A month later he was charged by police in relation to the May armed robbery of a bank in Te Kūiti. He escaped with an unidentified female accomplice. Budge says he believes the female was too tall to be one of his daughters.
But one of his children was with him when he broke into a store in Piopio in the early hours of November 2.
Who has been helping Tom Phillips?
Budge says his motivation to try to find Phillips and the children was simple; a case of “doing the right thing”.
Early last year he met with the three children’s mother and half-sister and offered to use his forensic and investigative skills to try and locate the quartet.
The family said they wanted it left in the hands of authorities, with Budge now doing an independent search in his own time and passing any information on to police.
And he’s adamant the hunt for the fugitive dad is being hindered by some in the wider Marokopa community and other associates living in other parts of Waikato.
“Tom is being looked after by one or more people,” Budge said.
“People that are looking after Tom, they are giving the finger to the authorities, they are giving the finger to the children’s mum.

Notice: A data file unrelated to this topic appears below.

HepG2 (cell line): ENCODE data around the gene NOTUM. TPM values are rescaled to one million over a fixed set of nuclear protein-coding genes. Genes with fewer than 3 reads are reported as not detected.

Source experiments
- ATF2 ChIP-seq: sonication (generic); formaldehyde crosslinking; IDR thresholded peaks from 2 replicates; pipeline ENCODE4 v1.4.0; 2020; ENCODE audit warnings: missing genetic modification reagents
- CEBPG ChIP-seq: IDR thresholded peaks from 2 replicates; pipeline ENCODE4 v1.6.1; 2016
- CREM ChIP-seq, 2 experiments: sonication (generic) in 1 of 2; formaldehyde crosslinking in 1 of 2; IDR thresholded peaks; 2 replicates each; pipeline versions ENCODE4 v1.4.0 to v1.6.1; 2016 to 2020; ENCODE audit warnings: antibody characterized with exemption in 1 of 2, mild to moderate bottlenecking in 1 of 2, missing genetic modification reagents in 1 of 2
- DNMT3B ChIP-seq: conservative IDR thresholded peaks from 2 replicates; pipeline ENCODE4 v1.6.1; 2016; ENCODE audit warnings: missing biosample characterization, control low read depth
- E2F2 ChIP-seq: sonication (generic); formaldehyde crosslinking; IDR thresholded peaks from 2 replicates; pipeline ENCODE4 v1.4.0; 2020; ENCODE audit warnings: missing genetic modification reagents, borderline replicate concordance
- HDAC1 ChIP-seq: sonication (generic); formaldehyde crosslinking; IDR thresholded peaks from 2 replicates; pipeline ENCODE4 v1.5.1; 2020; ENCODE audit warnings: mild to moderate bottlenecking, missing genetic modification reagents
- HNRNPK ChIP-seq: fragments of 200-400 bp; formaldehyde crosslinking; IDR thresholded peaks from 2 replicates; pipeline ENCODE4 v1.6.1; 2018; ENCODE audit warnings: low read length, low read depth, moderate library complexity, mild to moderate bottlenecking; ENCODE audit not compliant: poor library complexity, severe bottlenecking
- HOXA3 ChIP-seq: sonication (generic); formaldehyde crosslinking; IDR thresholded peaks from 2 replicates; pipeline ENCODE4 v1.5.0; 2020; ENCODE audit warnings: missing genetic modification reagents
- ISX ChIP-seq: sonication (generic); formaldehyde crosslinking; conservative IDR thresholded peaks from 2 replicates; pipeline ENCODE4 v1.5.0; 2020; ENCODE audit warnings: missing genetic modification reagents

“If you look at some of their Facebook posts, they almost equate him to a modern-day Robin Hood which is absolutely bull****.”
The view Phillips is being helped is shared by police trying to find him too.
In August, Inspector Will Loughrin said police “always had a view that he has support”.
And, this week, Acting Detective Inspector Andrew Saunders reiterated to the Herald that police officers believed he was being helped by others and called on them to reveal where he was.
“Our message to Tom Philips and anyone who is helping him remains the same – do the right thing and come forward,” Saunders said.
“Police’s priority has always been locating Tom and the children to ensure their welfare, and this has not changed.
“While Tom is experienced in the bush, we believe there are people helping him, and we urge those people to give us any information which may help locate Tom and the children. The children have other family members who are desperate to see them.
“While we appreciate there are certain loyalties held by people in small communities, this is not the time to keep them.”
Amonn said he was also well aware of theories that Phillips had been receiving help from others to avoid being caught.
Information gathered by Budge suggested someone who knew Phillips well knew exactly where he was hiding out when he first vanished with the kids in September 2021.
Stories had also circulated in the community more recently that the same person had purchased a “boot load of groceries” in Taumarunui which were dropped off somewhere else, presumably to Phillips.